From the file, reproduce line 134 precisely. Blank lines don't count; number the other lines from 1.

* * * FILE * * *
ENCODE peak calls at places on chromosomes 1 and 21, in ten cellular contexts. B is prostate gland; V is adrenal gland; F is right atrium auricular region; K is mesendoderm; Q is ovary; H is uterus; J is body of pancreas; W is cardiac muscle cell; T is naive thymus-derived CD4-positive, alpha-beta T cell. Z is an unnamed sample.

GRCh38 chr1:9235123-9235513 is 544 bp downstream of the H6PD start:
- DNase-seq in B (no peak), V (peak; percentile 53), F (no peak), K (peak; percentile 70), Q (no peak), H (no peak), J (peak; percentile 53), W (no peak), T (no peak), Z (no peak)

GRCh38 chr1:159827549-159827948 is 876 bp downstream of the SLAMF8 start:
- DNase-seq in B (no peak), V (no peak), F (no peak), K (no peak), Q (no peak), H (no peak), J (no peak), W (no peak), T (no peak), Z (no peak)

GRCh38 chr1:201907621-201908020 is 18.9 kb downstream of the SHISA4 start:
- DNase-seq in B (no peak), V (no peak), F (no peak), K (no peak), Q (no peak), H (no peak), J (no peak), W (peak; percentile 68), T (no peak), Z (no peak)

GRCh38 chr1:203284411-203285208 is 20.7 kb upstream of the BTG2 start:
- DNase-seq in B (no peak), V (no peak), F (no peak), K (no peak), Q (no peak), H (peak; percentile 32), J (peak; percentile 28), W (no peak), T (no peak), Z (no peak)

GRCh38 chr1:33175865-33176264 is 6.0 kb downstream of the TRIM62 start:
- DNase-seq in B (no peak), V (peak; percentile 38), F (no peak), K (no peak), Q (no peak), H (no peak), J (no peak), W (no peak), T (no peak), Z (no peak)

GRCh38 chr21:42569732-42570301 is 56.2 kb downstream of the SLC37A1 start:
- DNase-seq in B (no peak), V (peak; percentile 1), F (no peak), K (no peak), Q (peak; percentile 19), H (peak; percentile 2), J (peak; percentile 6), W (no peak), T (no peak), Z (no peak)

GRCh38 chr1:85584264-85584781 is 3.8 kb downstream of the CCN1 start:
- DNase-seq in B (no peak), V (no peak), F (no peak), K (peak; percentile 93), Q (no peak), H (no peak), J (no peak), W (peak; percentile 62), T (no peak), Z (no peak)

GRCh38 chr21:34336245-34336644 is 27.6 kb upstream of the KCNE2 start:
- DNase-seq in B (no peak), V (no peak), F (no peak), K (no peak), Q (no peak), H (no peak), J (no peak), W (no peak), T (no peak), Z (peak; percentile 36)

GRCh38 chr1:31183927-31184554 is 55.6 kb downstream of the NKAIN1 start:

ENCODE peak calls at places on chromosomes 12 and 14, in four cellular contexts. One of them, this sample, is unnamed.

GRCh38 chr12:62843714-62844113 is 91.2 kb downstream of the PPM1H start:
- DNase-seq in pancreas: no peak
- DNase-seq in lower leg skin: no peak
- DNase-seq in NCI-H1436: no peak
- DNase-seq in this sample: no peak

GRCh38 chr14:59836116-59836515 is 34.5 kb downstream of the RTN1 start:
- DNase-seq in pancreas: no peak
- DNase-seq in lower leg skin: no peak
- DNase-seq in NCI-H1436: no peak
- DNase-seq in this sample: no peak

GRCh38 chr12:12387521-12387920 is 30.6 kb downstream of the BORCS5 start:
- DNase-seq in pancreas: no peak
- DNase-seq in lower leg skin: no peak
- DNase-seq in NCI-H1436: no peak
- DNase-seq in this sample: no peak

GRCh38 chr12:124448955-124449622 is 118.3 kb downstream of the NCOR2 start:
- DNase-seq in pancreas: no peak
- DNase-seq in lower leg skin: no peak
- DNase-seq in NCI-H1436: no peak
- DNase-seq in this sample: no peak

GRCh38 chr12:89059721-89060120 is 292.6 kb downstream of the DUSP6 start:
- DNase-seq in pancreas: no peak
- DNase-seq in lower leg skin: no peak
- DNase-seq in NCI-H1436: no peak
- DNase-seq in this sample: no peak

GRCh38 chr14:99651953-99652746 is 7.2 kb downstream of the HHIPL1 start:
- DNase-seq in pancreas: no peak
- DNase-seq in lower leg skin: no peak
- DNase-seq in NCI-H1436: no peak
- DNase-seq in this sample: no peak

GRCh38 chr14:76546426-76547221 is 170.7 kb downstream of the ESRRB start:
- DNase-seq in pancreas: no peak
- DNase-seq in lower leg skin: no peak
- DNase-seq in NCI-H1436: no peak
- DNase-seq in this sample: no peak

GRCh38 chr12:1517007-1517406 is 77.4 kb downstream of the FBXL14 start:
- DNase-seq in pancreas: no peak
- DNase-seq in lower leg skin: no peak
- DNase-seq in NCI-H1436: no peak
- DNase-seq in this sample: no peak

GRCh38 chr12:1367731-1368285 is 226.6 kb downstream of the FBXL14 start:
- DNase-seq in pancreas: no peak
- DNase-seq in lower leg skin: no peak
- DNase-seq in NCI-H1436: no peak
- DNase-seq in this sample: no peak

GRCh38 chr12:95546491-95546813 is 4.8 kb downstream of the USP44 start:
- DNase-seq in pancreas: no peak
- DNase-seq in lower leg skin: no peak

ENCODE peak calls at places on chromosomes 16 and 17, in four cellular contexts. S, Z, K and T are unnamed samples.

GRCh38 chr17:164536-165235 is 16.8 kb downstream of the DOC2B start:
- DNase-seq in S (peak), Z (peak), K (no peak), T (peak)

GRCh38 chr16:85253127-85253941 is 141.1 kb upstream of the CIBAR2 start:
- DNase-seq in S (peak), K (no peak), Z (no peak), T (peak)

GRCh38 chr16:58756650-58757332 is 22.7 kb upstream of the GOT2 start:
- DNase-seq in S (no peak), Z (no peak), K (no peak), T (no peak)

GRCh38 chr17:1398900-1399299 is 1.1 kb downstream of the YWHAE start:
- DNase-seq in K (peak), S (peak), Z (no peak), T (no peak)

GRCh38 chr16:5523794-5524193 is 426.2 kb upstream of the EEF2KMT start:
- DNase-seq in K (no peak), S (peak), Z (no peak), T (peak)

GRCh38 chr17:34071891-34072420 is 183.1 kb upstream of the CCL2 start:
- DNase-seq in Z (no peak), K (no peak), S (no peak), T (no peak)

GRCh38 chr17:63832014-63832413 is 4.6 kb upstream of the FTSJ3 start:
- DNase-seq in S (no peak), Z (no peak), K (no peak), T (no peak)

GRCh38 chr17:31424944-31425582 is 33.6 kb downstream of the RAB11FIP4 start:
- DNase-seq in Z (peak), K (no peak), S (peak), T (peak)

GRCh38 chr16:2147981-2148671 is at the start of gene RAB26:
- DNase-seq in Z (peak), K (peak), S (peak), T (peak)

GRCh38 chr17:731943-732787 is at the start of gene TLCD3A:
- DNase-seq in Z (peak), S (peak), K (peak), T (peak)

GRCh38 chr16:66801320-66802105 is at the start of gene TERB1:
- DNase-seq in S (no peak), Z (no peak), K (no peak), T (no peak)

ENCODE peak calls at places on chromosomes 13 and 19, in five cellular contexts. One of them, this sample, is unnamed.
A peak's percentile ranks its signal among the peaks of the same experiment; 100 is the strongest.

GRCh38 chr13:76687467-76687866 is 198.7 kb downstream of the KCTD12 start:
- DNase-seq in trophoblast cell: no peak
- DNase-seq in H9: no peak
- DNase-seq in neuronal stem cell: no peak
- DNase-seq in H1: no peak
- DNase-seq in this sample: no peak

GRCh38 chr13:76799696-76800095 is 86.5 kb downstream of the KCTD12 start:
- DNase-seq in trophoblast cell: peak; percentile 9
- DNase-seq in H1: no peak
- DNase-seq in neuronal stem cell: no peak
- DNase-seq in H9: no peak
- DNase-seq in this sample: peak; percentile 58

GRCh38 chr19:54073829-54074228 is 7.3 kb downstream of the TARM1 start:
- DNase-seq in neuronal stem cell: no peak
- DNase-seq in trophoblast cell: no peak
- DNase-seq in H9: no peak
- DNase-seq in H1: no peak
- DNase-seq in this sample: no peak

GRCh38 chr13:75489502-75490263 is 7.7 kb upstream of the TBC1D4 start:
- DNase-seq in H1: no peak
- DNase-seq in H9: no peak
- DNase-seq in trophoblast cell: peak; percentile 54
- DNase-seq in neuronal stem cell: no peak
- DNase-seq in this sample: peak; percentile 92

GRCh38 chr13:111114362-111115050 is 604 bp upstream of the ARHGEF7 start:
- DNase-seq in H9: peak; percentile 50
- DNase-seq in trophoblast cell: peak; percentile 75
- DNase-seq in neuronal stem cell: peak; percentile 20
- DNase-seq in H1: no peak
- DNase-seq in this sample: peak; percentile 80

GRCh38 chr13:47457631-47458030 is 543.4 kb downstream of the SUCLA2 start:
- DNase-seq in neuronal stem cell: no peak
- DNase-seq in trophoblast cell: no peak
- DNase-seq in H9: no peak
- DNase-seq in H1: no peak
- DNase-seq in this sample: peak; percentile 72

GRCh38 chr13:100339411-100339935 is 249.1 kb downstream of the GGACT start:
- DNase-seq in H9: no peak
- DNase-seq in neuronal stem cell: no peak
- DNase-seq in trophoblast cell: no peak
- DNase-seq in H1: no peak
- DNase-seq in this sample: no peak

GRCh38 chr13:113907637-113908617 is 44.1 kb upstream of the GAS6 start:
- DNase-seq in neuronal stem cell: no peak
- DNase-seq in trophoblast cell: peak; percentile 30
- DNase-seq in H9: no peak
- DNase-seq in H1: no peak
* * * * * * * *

- DNase-seq in this sample: no peak